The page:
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The extraordinarily cruel rendition of Australia animals to the Middle East

By Mirko Bagaric and Lyn White - posted Wednesday, 14 March 2007

It’s possible to make a strong economic argument as to why Australia should not export live animals for slaughter to the Middle East. Animal welfare groups are now getting far more commercially savvy and adept at taking on industry groups in their own terminology and framing their submissions in terms of Australian jobs and market imperatives.

But this time their analysis is largely wasted. Some forms of barbarity are so depraved that they are beyond economic salvation. It demeans the human condition to even suggest that certain forms of cruelty can be condoned. Such is the case with live animal exports from Australia.

For years Australia’s live export industry was happy to provide cattle to Cairo’s main abattoir despite knowing that cattle routinely had their leg tendons slashed and eyes stabbed to disable them prior to slaughter. The fear and pain inflicted on animals in this process exceeds the human capacity to describe it.


Animals hurt in the same way as humans. There are not different types of suffering, only different degrees and intensities. The physiological process by which pain is generated and felt is the same in humans and animals. The intensity with which animals feel pain or distress is no less than humans. Anyone that has seen the cowering of a dog in response to a raised angry hand can be left in no doubt of that.

The fact that an entity can experience suffering terminates all questions regarding its moral standing. The only commonality shared by humans who command our concern and respect is that they can hurt. The capacity to sense pain gives humans, no matter how marginalised, pitiably deranged or behaviourally maladaptive, moral status. Animals command our moral standing for exactly the same reason.

The inability of animals to precisely articulate in words that resonate with us their level of suffering is no excuse for ignoring their terrified screams. To the contrary, this places a higher burden on supposedly morally enlightened communities to hear their screams and redress them.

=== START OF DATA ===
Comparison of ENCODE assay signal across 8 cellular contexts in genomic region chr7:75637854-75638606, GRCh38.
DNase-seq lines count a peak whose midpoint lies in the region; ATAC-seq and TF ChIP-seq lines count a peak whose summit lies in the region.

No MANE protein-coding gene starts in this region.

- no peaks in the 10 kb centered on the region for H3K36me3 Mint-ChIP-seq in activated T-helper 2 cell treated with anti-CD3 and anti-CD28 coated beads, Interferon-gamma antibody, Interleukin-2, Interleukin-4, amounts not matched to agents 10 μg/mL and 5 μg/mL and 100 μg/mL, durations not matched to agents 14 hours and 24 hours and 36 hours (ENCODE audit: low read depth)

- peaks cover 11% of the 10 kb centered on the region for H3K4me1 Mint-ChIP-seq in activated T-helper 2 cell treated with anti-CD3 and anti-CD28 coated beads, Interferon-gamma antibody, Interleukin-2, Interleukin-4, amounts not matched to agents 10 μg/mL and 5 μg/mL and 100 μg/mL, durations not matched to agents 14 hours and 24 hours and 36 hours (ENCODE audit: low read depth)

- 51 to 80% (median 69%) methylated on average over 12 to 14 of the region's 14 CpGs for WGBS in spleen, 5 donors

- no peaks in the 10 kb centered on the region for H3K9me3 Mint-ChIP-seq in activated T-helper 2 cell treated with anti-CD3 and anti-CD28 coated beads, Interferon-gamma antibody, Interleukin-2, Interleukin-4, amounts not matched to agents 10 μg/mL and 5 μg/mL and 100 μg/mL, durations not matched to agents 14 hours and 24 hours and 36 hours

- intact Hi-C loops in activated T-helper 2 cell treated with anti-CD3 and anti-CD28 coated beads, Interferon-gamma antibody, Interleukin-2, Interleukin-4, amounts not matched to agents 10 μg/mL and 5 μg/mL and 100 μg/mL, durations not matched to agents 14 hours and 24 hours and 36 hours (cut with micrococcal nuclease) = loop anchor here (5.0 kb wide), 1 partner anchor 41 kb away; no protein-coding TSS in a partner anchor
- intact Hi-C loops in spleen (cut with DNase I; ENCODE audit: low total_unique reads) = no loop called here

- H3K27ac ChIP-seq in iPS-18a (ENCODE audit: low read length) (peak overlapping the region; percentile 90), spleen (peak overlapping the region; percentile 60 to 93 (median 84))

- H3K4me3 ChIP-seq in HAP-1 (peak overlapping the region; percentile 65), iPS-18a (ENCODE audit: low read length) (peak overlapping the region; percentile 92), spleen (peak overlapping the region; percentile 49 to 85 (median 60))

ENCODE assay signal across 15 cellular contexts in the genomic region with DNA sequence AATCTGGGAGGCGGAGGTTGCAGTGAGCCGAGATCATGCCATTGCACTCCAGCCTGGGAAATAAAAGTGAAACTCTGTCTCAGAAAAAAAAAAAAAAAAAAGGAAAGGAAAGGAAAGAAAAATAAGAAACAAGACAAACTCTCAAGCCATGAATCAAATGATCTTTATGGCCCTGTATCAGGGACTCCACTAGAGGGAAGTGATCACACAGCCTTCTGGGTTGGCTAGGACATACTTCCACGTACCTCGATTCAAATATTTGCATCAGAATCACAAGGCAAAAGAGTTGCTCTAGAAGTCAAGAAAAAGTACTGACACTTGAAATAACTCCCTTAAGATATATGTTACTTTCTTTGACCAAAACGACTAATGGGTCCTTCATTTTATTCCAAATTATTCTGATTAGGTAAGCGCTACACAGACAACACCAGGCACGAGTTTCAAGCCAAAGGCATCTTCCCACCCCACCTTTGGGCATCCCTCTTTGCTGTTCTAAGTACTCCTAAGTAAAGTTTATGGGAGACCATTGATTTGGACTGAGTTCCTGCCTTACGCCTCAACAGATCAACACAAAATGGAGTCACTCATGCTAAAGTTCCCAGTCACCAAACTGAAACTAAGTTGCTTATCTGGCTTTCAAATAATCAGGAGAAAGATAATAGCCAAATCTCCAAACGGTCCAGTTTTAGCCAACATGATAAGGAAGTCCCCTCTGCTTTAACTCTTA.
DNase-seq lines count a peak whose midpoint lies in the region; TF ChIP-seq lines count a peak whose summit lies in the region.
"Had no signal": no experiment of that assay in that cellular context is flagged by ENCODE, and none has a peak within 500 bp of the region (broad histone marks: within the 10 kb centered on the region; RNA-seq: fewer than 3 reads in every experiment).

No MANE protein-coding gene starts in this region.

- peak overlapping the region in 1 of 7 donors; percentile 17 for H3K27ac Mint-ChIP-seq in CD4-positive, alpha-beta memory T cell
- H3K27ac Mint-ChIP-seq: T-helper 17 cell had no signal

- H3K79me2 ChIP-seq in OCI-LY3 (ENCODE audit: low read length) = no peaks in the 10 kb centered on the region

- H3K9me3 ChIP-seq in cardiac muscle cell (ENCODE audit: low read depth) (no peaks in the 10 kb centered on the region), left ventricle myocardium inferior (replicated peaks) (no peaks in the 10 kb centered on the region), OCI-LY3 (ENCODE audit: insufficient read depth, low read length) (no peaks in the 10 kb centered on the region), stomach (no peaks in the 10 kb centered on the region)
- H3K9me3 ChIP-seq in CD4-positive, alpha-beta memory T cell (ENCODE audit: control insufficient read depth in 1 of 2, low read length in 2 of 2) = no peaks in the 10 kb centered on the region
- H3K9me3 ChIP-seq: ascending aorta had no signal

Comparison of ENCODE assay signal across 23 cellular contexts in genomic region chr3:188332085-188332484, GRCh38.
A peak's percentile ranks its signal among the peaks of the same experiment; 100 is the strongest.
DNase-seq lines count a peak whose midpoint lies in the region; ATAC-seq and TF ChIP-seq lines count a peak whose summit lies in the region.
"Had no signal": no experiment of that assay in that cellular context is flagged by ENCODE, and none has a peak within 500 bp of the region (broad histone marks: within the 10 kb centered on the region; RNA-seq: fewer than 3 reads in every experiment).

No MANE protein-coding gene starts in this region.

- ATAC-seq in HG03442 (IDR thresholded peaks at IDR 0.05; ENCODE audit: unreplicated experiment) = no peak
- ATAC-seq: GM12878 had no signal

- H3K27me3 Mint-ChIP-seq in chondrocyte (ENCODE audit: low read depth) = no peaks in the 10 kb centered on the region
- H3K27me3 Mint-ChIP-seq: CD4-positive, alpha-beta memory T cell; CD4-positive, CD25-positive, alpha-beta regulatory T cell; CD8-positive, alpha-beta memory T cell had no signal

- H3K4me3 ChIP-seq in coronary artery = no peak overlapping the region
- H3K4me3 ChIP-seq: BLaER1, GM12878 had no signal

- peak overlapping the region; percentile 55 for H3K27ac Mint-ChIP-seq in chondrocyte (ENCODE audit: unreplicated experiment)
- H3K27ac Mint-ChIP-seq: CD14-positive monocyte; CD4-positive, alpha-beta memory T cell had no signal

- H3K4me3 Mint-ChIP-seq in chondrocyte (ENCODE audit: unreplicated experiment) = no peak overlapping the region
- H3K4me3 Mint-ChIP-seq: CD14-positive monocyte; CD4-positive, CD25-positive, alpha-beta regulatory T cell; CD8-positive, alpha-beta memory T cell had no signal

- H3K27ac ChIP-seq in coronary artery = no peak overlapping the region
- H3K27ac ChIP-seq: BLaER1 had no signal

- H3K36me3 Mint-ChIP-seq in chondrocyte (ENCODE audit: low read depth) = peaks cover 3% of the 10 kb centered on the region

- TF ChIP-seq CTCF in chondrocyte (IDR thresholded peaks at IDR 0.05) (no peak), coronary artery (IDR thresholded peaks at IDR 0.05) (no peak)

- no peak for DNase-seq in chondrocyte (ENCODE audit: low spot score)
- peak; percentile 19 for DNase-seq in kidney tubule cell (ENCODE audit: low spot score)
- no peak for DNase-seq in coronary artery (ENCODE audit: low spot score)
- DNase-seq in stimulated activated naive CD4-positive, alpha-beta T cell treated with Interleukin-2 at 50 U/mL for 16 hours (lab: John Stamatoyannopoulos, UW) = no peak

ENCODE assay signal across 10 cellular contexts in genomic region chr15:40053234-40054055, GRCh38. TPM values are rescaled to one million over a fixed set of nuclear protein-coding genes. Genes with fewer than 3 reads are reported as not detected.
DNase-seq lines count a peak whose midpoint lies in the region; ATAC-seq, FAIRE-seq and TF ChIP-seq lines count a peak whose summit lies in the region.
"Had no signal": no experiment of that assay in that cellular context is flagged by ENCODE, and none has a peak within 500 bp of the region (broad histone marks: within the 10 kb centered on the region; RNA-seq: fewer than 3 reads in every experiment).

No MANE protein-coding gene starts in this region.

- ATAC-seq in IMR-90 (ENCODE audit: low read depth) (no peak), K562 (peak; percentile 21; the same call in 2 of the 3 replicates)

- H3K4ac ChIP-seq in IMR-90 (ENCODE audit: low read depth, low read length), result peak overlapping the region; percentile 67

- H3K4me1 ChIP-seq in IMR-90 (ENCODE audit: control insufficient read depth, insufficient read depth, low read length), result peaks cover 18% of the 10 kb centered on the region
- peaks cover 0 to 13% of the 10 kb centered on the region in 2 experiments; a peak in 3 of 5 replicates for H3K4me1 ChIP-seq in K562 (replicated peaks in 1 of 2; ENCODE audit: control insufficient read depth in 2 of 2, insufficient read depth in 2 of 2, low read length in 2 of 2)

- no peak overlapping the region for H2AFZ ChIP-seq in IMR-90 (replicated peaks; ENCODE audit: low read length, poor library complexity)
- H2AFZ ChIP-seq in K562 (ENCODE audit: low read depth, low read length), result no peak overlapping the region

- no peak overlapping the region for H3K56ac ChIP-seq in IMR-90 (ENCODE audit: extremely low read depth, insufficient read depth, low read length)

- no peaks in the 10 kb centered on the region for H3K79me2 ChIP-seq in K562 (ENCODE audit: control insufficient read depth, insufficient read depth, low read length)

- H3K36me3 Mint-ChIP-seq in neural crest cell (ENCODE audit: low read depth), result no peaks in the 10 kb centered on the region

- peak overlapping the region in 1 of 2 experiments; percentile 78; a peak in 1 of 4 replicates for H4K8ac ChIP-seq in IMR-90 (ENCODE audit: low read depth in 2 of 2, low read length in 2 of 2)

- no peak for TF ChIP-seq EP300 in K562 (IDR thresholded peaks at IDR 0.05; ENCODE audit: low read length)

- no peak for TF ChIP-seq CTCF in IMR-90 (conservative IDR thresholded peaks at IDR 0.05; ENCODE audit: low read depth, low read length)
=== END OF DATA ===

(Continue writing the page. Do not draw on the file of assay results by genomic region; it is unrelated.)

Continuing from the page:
This is what the Australian Government did when the revelations of the tendon slashing and eye stabbing in Egypt were aired on national television in February 2006. The government suspended live animal exports. However, this was lifted following a signing of a memorandum of understanding (MOU) between Minister McGauran and his Egyptian counterpart.

The MOU contains very basic requirements for the treating of animals, in accordance with OIE World Animal Health Organisation standards. At the time, Animals Australia (which first exposed the mistreatment) informed McGauran that due to the amount of on-selling of Australian animals, and Egypt's lack of animal protection laws, the Egyptian Government had neither the capacity nor desire to enforce the standards. The MOU was simply a token, formal method for circumventing our most basic of moral responsibilities.

Despite this, the boatloads of animal misery and human barbarity recommenced on October 11, 2006 when a shipment of Australian sheep left Portland for Egypt.


Animal Australia investigators in Cairo in late December 2006 predictably observed egregious breaches of the MOU. Australian sheep were sold by merchants from seven different locations in Cairo. Individual buyers were purchasing sheep to take home to sacrifice on the morning of the Eid. In the process sheep were thrown from trucks, dragged on their stomachs, tied up and transported on car roof racks and jammed into car boots for journeys of up to two hours.

Despite Egypt’s disregard for the MOU, and treatment of Australian animals he calls “appalling”, Minister McGauran is permitting further shipments to Egypt. His excuse? That by continuing to trade we can improve welfare in Egypt. This claim is nearly as illogical as the treatment of Australian animals in Egypt is cruel. Contrary to the Minister’s spin, our willingness to supply animals to Egypt and the Middle East only entrenches in the minds of locals the view that Australians approve of their brutal treatment.

The only minimally morally decent approach to live animal exports from Australia is to stop it. This is not to reject the religious mandates of Muslims regarding the manner in which they require their animals to be killed.

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A version of this was published in The Age on March 3, 2007.

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About the Authors

Mirko Bagaric, BA LLB(Hons) LLM PhD (Monash), is a Croatian born Australian based author and lawyer who writes on law and moral and political philosophy. He is dean of law at Swinburne University and author of Australian Human Rights Law.

Lyn White is the Communications Director of Animals Australia.

Other articles by these Authors

All articles by Mirko Bagaric
All articles by Lyn White

Creative Commons LicenseThis work is licensed under a Creative Commons License.

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